Disabled peers have raised fears that the government’s academies bill could “fatally undermine” the provision of specialist support to disabled pupils.
They fear that withdrawing money from councils’ specialist support budgets to give to new academy schools – as proposed by the bill – will leave too little money for local authorities to provide services to children with “low incidence” special educational needs (SEN) or impairments.
The bill aims to expand the number of academies – publicly-funded independent schools that are free from council control.
The government has said that academies would be able to buy back specialist support from their local authority.
But Baroness [Rosalie] Wilkins pointed to research by the National Deaf Children’s Society, which found that out of 66 local authorities where a deaf child with a statement of SEN was enrolled in an existing academy, in only 17 did the academy buy in support from the council.
Baroness Wilkins said she backed calls by the National Sensory Impairment Partnership to set up a working group to examine the problem urgently.
She added: “Children with low incidence needs may, by definition, be fewer in number. That cannot be an excuse to pass a bill which would potentially prevent many from getting the support that they need.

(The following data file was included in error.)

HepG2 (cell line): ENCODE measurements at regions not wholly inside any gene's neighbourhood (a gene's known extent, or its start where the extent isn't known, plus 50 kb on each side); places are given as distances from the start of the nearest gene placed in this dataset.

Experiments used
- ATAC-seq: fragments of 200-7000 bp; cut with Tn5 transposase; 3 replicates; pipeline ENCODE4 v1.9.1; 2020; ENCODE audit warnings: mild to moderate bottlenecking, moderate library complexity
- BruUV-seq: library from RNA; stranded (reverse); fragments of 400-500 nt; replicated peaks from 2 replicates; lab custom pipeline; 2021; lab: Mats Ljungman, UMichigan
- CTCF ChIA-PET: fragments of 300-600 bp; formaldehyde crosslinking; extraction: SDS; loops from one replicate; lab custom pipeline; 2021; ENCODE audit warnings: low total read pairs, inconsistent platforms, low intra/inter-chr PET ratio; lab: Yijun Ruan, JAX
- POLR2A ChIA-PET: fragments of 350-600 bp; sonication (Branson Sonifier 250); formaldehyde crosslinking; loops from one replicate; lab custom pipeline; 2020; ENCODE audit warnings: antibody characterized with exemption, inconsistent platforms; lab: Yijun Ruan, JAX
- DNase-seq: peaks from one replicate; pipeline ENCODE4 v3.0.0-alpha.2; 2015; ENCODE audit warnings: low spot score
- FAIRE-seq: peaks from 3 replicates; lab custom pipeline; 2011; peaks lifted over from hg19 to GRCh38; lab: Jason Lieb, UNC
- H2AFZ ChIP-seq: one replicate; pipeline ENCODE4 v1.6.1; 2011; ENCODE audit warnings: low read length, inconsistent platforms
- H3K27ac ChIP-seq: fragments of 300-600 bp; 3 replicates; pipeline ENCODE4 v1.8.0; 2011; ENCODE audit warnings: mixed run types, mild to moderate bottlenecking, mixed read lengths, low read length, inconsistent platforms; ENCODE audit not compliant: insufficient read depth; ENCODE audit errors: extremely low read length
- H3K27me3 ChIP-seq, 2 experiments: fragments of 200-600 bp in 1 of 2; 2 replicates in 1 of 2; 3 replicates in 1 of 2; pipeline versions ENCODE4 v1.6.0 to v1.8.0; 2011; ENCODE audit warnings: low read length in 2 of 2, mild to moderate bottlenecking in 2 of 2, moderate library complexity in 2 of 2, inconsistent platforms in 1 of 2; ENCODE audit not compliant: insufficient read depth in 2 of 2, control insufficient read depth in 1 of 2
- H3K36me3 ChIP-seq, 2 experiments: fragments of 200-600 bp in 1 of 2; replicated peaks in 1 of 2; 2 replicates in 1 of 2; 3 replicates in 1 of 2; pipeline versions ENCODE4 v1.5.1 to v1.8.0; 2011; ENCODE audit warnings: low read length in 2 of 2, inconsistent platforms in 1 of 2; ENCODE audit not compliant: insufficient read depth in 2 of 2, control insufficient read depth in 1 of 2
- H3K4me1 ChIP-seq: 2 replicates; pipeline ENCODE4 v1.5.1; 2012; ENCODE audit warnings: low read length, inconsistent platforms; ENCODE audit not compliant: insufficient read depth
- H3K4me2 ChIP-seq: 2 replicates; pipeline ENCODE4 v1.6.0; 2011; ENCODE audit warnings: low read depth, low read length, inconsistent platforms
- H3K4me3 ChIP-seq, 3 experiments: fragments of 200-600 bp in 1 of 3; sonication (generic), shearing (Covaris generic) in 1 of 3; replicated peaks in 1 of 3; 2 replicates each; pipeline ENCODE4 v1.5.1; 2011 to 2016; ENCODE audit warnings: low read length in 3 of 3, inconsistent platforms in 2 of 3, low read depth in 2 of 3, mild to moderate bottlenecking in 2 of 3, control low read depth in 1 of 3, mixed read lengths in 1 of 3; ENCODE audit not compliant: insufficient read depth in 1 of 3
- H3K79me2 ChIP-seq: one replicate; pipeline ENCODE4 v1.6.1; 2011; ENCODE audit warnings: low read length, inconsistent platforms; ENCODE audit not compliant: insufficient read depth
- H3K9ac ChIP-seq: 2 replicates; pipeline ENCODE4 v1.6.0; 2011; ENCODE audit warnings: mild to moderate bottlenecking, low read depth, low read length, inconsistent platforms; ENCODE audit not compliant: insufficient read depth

“I urge the minister to do more than just recognise that there is a problem. He must find solutions before this bill is allowed to pass.”
Lord [Colin] Low said specialist services – such as support for mainstream teachers, Braille teaching, and communication support – were “at the heart of special education provision”.
He said it was “absolutely essential” that the government made it clear “exactly how specialist support services will be sustained” when the bill becomes law.
Baroness [Tanni] Grey-Thompson – who was speaking in place of Baroness [Jane] Campbell – said that the all party parliamentary disability group had “frequently been told that too many disabled children are not getting the specialist support that they need at school fully to engage with the curriculum”.
She said: “I am concerned that the bill may have the unintended consequence of worsening this problem.”
Lord Hill, the Conservative junior education minister, said he would meet with Baroness Wilkins to discuss the issue further.
The bill completed its report stage in the Lords, with its third reading due on 13 July.
News provided by John Pring at www.disabilitynewsservice.com